The first part of the thesis deals with Li-ion battery modelling. The well-shared Pseudo-2-Dimensional (P2D) model based on the Porous Electrode Theory (PED) is used as the model foundation. The P2D model is extended with the introduction of the energy conservation equation and the mathematical framework used to model the heat generation in the components within the battery based on literature research. Simultaneously, the results of extensive literature search on the P2D model parameters are presented with a particular focus on the thermal parameters and how their uncertainty may affect the temperature and the performance predictions. Two approaches to modelling the transport of charge in the electrolyte are critically compared and discussed; these approaches are the Concentrated Solution Theory (CST), currently the most shared approach, and the generalised Nernst-Planck (gNP) framework. In particular, the thermodynamic description of the electrolyte between the two approaches is critically analysed, and the repercussion on simulation results are investigated both in terms of performance indicators, such as voltage, accessible/restored capacity, and max temperature, as well as for the onset of degradation phenomena. The thermo-electrochemical P2D model is then integrated with advanced physics to model the (de)intercalation process in graphite anodes. A phase field modelling approach is used within a P2D model to simulate the staging phenomenon of graphite and validated against world-class experimental data. Furthermore, degradation phenomena kinetics for the lithium plating and the Solid-Electrolyte-Interface (SEI) evolution are implemented. Such integration of kinetics leads to a comprehensive understanding of the interplay between (de)lithiation, staging, and degradation processes in Li-ion batteries. This forms the foundation for future-generation charging protocols.

The second part of the thesis concerns Li-air battery modelling. A multi-length scale microstructural-electrochemical model is presented for the first time, enabling the modelling of discharge and charge operations of Li-air batteries, including redox mediators pathways. A 1D macro-homogeneous approach is used to simulate the evolution of the cathode microstructure during the discharge process accounting for the redox-mediated solution-growth mechanism of Li2O2, which affects both the available porosity and the nucleation interface for further deposition of Li2O2. After a thorough analysis of experimental evidence, the model framework is improved with a more accurate description of the microscopic behaviour of the cathode microstructure. The latter phenomenologically considers agglomeration and pore-clogging effects, which are critical aspects of the discharge process affecting the mass transport in the electrolyte phase. The 1D model is then extended to a 2D model and simultaneously validated against experimental data obtained through novel techniques able to provide macroscopic indicators, such as voltage and accessible capacity and Li2O2 distribution within the cathode thickness, in various operative conditions. Finally, the validated 2D model is used to perform an optimisation study targeted to the definition of micro-embedded channels used to prevent an early discharge interruption due to oxygen depletion in the cathode thickness at high discharge rates. The above mathematical framework is then applied to a charging scenario where the microstructure-electrochemical model is used to screen the impact on charging performance of a variety of redox mediators with different equilibrium, kinetic, and transport characteristics. The sensitivity of the simulation results of voltage, capacity, and Li2O2 distribution to different redox mediator properties is investigated, and the critical phenomena currently limiting the charging process are unravelled.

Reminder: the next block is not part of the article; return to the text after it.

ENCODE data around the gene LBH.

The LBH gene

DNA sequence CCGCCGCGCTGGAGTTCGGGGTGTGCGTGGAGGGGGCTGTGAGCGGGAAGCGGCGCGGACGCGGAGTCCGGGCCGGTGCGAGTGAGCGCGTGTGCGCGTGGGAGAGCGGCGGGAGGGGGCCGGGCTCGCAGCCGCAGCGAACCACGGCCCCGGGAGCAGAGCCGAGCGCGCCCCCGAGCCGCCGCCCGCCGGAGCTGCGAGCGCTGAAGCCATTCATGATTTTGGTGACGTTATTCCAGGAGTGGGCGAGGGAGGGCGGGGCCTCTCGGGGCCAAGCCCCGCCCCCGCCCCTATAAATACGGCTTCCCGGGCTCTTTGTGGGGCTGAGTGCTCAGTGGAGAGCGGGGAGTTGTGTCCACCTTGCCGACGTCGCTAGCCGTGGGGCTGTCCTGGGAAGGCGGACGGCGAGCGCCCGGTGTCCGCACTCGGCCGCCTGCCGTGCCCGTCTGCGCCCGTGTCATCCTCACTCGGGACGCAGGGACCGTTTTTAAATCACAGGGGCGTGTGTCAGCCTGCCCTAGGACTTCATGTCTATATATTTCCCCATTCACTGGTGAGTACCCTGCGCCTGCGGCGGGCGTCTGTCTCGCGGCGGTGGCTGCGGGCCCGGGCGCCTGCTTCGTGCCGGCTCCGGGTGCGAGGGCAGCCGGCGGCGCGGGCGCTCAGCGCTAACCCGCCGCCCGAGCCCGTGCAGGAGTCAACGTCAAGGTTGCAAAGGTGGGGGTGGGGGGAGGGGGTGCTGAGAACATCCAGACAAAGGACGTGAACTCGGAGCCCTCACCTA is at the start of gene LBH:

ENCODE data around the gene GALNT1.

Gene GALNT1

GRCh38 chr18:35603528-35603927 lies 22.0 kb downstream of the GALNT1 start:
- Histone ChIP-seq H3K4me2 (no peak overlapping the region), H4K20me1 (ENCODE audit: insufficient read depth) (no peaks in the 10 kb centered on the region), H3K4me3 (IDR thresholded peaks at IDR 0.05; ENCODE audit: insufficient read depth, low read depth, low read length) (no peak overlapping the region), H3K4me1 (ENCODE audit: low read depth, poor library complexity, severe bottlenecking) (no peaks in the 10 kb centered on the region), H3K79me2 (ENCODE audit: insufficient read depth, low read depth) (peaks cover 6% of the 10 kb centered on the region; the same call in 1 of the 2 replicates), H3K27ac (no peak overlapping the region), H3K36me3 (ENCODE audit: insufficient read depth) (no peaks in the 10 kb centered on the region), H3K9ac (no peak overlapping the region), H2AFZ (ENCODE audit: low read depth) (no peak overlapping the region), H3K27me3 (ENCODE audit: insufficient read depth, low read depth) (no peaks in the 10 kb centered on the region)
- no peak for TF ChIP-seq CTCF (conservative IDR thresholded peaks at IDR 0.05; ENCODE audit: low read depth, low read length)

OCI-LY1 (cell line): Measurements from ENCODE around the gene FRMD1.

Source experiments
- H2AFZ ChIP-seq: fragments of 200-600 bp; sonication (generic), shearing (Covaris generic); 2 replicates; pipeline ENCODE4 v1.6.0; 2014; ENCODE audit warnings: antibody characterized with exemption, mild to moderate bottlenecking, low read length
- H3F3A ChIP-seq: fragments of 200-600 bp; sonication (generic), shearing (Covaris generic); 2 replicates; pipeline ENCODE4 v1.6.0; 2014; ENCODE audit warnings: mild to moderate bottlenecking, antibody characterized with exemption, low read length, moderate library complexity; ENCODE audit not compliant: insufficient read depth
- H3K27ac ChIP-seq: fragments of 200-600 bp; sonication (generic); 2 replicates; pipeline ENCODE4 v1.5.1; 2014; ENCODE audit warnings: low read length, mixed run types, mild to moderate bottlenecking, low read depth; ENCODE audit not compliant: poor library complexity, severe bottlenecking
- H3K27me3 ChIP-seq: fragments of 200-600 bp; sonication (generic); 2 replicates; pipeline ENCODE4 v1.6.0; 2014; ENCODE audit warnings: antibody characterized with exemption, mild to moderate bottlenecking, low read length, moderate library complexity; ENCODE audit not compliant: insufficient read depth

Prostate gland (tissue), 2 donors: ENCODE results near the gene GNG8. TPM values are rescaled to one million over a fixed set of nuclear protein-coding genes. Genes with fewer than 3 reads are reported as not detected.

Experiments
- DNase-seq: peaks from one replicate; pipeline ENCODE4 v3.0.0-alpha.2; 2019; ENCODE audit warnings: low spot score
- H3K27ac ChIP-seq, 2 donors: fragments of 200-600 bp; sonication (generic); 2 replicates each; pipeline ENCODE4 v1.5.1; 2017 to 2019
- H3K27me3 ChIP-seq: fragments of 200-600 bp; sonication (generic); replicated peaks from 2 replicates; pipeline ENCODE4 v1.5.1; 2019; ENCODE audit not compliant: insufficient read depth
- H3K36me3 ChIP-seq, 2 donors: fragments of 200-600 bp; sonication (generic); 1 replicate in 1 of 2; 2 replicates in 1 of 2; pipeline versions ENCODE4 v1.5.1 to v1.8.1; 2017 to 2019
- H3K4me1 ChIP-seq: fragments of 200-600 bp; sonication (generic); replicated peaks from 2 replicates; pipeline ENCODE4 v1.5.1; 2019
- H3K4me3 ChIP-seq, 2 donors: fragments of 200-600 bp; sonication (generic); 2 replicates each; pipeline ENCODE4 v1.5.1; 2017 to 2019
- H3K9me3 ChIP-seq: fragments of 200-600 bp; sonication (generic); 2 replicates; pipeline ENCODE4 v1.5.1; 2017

The application of these integrated models confirms a strong coupling between electrode microstructure, the evolution of phases, and cell thermo-electrochemical behaviour characteristic of Li-ion and Li-air batteries. Only by considering this interaction can a model provide quantitative information and sound predictions to overcome the current technology limitations.

In conclusion, this thesis presents physics-based models that overcome the current state-of-the-art. These models, which incorporate the mechanistic understanding of key processes in Li-based batteries, allow for a thorough analysis and understanding of critical phase evolution over time. This leads to valuable insights into the interplay of the underlying physics. As a result, these models serve as a reliable predictive tool that can simulate the behaviour of Li-based batteries with high accuracy, based on measurable parameters, and assist in addressing current challenges in Li-based battery research.